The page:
After resting on day 7, God created Adam, exactly as written. The stand-out event of all eternity was not squeezed into Friday afternoon. Page 2 of your Bible has as many surprises as page 1.
The creation story really ends in Genesis 2:1-3, where “the heavens and earth were completed” and God rests. So what is God saying in Genesis 2:4-5:
4 This is the account of the heavens and the earth when they were created in the day that the LORD God made earth and heaven.
5 Now no shrub of the field was yet in the earth, and no plant of the field had yet sprouted, for the LORD God had not sent rain upon the earth; and there was no man to cultivate the ground.
This is usually assumed to be an introduction to a more detailed account of the creation of man on day 6 in Genesis 1:26. I call this the Classic view of Genesis 2. But these verses can be taken another way, namely, that this is describing something God did after He rested on day 7, exactly as written. This new account is about the creation of Adam and his subsequent lineage that carries on for the rest of the Bible. I call this the Day-8 view since it sees Adam created after God rested on day 7, seemingly on day 8.
The first thing you have to notice is that the Day-8 view is a valid assumption. Frankly, it is exactly how Genesis reads. So why has everyone opted for the Classic view. My guess is that they or “we”, because it’s what I originally did, saw that phrase “and there was no man to cultivate the ground” and assumed since “man” was created on day-6 that this is referring back to when God created man on day 6. This is logical but it does lead to problems, for example:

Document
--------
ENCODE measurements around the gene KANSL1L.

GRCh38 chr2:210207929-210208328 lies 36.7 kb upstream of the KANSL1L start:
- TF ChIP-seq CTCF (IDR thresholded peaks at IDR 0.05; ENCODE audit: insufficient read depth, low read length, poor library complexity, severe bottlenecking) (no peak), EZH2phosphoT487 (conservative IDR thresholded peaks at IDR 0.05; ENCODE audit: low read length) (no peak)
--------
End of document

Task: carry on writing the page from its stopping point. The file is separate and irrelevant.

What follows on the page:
I expand on these issues in later chapters. Now let’s consider the Day-8 view. The immediate problem with the Day-8 view is that you have a man created on day 8, namely Adam, whom I shall refer to as day-8 man and another man created on day 6, whom I shall refer to as day-6 man. But let’s look at these points straight away:
But most of all, take note that in Genesis 1:26-27 God said that He was going to make man “in Our image and after Our likeness”, but then in verse 27 He only created man “in His image” – likeness is not mentioned. But in Genesis 5:1, God refers to the descendants of Adam as being made “in the likeness of God” – image is not mentioned. So on day-6 God did not create man in His likeness and that is what we now see happening in Genesis 2.
The animals created on day 6 were created from the ground (Genesis 2:19) and so too would day-6 man have been created. The man, Adam, was also formed from the ground (Genesis 2:7), but Adam was given life by the breath of God. The “breath of life” can also be read as “spirit”. This breath came from the mouth of God and so was the “Breath of God” which is synonymous with the “Spirit of God”. God sees life as spiritual (John 6:63). No other creature was given life in this way. God is spirit, so man in His likeness (character), not mere physical image, had to have a spirit. This is fundamental to New Testament revelation. So the breath of life is not mouth-to-mouth resuscitation, but it is God imparting a spirit to Adam. The “other men” created on day 6 did not receive the breath of life, that is a spirit.